MCO: The national fallacy

Businesses will crumble, economy will snap and livelihoods will be scarred for generations

pic by BERNAMA

IN MARCH 2020, Malaysia introduced the first Movement Control Order (MCO) that essentially put the country to a grinding halt. It stopped everyone in their tracks and was essentially to allow the country as a whole to understand the severity of the pandemic that was descending on the world.

It was during this time, the Ministry of Health and all relevant agencies took the opportunity to learn as much as they could about how to control and break the spread of Covid-19.

As we progressed further into 2020, our number improved further downwards and there was a sense of joy for the nation when we even had zero reported cases. This is where the problem began.

We started to congratulate each other on a job well done, dished out honours and titles left, right and centre, all the while the worldwide number of cases and deaths were hitting record highs.

Even international media were reporting how successful Malaysia was in combatting the pandemic.

We were proud. We were happy. We were dead wrong. As I have told many times before, the first and second waves were just a mere taste of what was to come. This was to be expected as we were testing too little. The less you test, the less you find.

The Sabah State Elections was only a trigger to what was actually already happening in the country; the cases were already in the community.

We just did not go and find it. This was the second mistake we made; We did not have a plan.

The conclusion of the election saw the complete uncertainty of public health implementation measures. We started with no quarantine, 14 days, 10 days, then no need but for some is required.

The system was in disarray because public health measures were influenced by political leaders. Leaders who are not trained in public health or clinical science in that matter.

Regardless, during this time, little measures were taken to ensure essential ventilators and intensive care unit beds were equipped to handle the surge of patients or the distribution of healthcare staff was done.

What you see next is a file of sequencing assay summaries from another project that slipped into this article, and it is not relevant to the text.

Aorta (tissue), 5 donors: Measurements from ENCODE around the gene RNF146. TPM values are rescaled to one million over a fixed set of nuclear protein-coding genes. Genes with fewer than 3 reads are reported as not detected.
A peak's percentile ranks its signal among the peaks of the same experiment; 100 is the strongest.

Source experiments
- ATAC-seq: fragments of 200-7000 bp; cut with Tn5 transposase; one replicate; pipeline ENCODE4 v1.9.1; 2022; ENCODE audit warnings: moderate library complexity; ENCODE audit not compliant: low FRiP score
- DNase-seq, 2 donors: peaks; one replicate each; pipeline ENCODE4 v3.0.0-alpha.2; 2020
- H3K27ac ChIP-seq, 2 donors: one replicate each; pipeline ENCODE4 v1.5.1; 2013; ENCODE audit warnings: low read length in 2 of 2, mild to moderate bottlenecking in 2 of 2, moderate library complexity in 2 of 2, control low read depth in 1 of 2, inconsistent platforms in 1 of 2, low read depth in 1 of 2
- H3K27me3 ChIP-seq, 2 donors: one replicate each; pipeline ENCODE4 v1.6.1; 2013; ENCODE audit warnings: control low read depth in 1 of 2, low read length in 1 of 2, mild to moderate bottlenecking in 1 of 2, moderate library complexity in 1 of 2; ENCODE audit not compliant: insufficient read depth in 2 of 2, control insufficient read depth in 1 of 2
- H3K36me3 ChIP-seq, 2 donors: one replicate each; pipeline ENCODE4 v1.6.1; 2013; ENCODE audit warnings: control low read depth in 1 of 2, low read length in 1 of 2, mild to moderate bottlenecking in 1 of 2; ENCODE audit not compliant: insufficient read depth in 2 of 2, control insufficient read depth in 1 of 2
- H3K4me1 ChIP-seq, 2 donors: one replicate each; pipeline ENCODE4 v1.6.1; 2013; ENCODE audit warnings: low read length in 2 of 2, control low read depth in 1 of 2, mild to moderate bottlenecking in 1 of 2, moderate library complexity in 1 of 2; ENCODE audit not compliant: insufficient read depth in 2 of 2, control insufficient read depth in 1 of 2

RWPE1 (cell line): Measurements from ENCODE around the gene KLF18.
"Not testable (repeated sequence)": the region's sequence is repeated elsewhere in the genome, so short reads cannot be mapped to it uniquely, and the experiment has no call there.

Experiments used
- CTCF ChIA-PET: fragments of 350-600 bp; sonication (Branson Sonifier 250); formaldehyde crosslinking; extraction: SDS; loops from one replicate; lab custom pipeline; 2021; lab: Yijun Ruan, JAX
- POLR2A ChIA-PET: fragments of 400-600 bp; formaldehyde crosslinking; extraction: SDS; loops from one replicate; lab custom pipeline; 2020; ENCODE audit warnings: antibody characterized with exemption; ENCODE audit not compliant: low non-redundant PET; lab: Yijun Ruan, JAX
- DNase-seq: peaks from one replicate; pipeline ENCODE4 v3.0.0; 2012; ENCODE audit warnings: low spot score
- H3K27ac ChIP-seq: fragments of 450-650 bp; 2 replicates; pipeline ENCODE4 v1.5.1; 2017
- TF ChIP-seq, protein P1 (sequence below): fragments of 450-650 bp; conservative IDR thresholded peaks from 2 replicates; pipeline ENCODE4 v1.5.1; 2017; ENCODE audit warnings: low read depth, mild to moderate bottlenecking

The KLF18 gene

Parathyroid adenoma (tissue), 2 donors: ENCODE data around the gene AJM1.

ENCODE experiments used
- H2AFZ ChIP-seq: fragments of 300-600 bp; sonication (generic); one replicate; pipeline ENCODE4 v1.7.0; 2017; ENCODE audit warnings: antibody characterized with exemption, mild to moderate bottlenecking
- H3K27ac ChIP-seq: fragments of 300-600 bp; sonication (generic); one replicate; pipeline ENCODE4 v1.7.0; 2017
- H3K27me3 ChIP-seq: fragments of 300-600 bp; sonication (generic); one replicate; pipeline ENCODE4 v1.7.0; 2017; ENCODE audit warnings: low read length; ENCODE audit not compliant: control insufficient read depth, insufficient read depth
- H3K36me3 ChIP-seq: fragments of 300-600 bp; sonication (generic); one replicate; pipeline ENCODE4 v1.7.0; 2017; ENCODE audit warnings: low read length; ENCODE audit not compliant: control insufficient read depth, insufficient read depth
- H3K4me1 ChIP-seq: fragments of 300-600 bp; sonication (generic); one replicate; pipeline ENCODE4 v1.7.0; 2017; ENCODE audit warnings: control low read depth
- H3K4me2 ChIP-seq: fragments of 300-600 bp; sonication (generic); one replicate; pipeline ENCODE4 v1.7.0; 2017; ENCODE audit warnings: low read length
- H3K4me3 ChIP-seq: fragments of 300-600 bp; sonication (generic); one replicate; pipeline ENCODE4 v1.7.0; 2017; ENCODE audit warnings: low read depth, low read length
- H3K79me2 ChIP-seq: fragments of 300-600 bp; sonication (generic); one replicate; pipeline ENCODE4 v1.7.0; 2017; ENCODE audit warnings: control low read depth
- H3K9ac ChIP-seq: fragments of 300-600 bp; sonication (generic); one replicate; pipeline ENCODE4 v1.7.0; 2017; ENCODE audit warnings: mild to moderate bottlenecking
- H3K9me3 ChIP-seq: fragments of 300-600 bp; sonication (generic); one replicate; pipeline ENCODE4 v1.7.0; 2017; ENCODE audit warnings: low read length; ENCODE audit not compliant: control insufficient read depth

As numbers reached thousands of new positive cases, calls from public health experts were not heard. Repeated cries of telling the government to enforce self-home quarantine for asymptomatic patients were brushed aside.

Even as healthcare workers were reporting burnouts, overworked and extreme exhaustion.

All this was happening alongside record numbers of unemployment, severe economic distress, increasing numbers of domestic violence and high incidence of mental health issues even among children.

A holistic plan was crafted by our top academics but all fell on deaf ears. It appeared as though no one else could handle the pandemic or give any ideas.

Let’s not forget about a lost generation of school-going children who will undoubtedly have stunted learning. I won’t even bother touching on tertiary education quality.

In a few days, we will celebrate our first anniversary on Jan 25, when we detected our first Covid-19 case. To mark this, a lot of noise is made about the need for another MCO. I keep telling people MCO only benefits the people who ask for it and no one else.

If it does go through, businesses will crumble, our fragile economy will snap and livelihoods will be scarred for generations.

A holistic approach in addressing the problem is needed. An MCO should be replaced by putting in force stricter standard operating procedures (SOPs) such as a complete ban on gatherings.

Everything is triggered through gatherings, not through movement. Stop in-person dining, limit mosque congregants, stop weddings, kenduri and other forms of crowd gatherings.

Refocus testing to targeted and vulnerable groups such as migrant workers. Find the positive cases and isolate them. We also have to prepare the public by saying that our numbers will increase. The positive rates will shoot up, but this just shows that we are doing our job.

We are finding the cases. The public is not ignorant or stupid but perhaps forgetful. This is why we have to constantly remind and enforce SOPs compliance.

We need to iron out the micro aspects of pandemic response and not choose the way of an MCO.

What we need to again ask ourselves is if an MCO is really needed or is it actually the easiest option? Has an MCO become a national fallacy?

Assistant Prof Dr Mohammad Farhan Rusli, Public Health Medicine Specialist Health Policy, Economics and Finance at the International Islamic University Malaysia

The views expressed are of the writer and do not necessarily reflect the stand of the newspaper’s owners and editorial board.